Tyler cathedral bell tolls for 8 minutes to mark time of pontiff's resignation
Staff and Wire Reports
Catholics of all ages gathered at the Cathedral of Immaculate Conception in Tyler at 1 p.m. Thursday -- the exact time when Pope Benedict XVI was scheduled to resign -- to recognize the historic event.
"We relate to the pope not as employee and CEO, not as a stranger," Father Anthony McLau-gh-lin said at the prayer service. "It's much more familial. We call him the Holy Father. So this is bittersweet for us."
The cathedral bell rang for eight minutes -- a minute to recognize each year Benedict held the papacy.
"We thank God for his many years of service to the church," McLaughlin said. "By his humility, Pope Benedict teaches us that the papacy is not about power -- the papacy is about service."
Catholics who attended the service in Tyler said they were impressed at Benedict's willingness to resign and hoped the next pope would bring energy to the papacy.
"I haven't quite come to grips with a pope resigning," Dutch Schorr, church member, said. "I haven't quite wrapped my mind around it. I think in the times that we have now, we need an energetic pope. Certainly, I hope I'm as active as he (Benedict) is at 85, but I do think he's slowed down quite a bit."
Several members also commented that, while they are excited to have a new pope, they don't want to see whoever gets elected bring too many changes to the faith.
"I realize how blessed we are to have the tradition of the Roman Catholic religion," church member Cynthia Schorr said.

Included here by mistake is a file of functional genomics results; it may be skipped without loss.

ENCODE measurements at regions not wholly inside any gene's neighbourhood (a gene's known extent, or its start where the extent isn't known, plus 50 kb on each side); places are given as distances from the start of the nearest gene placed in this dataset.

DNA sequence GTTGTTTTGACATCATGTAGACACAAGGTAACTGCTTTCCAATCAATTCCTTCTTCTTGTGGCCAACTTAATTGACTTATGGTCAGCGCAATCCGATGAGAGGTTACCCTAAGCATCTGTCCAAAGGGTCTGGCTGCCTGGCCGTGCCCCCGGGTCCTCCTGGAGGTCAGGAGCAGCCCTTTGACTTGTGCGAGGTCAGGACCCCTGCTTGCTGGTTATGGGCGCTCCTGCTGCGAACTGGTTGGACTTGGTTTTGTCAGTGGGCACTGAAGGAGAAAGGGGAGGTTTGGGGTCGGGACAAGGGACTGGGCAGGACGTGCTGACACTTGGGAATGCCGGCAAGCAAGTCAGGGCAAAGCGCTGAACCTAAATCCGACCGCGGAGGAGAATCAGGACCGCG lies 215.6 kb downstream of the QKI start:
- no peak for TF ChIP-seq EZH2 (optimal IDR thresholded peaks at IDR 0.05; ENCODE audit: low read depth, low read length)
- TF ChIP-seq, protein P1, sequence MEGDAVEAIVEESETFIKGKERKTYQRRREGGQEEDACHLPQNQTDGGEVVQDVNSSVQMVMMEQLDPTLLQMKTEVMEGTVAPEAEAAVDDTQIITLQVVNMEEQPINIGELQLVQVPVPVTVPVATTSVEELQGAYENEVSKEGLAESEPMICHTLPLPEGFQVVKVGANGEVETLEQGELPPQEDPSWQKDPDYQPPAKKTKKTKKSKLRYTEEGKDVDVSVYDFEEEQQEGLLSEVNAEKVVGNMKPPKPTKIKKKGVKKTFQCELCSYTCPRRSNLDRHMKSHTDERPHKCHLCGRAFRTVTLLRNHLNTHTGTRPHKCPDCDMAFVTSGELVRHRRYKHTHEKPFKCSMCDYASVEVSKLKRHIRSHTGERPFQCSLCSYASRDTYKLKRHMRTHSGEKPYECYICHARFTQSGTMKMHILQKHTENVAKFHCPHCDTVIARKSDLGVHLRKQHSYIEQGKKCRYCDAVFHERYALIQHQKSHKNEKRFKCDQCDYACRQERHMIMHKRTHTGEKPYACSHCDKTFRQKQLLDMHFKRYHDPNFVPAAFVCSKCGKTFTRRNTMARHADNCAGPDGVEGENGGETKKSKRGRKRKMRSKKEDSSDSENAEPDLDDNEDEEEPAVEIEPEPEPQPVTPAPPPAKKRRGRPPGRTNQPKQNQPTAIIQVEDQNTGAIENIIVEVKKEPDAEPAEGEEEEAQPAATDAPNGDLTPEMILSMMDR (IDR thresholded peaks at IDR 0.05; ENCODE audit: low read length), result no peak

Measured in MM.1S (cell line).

Benedict XVI became the first pope in 600 years to resign Thursday, ending an eight-year pontificate shaped by struggles to move the church past sex abuse scandals and to reawaken Christianity in an indifferent world.
The pope's journey into retirement began with an emotional send-off from the Vatican, with Swiss Guards in full regalia and prelates kneeling to kiss Benedict's papal ring one last time. Benedict's closest aide wept by his side as they took their final walk down the marbled halls of the Apostolic Palace.
As bells tolled in St. Peter's and in church towers across Rome, Benedict flew by helicopter to the papal vacation retreat in Castel Gandolfo in the hills south of Rome, where he will spend the first two months of his retirement.
Benedict leaves behind a church in crisis, still coping with the fallout of the sex abuse scandals, a central Vatican administration torn by divisions, and what Benedict said was a crisis of faith, with baptized Catholics in places of ancient Christian tradition thinking they can do without God.
In his final public remarks as pope, Benedict pledged to continue working for the good of the church in his retirement. Arms raised, he told a packed piazza from the palace balcony that as of his retirement, "I am simply a pilgrim beginning the last leg of his pilgrimage on this Earth."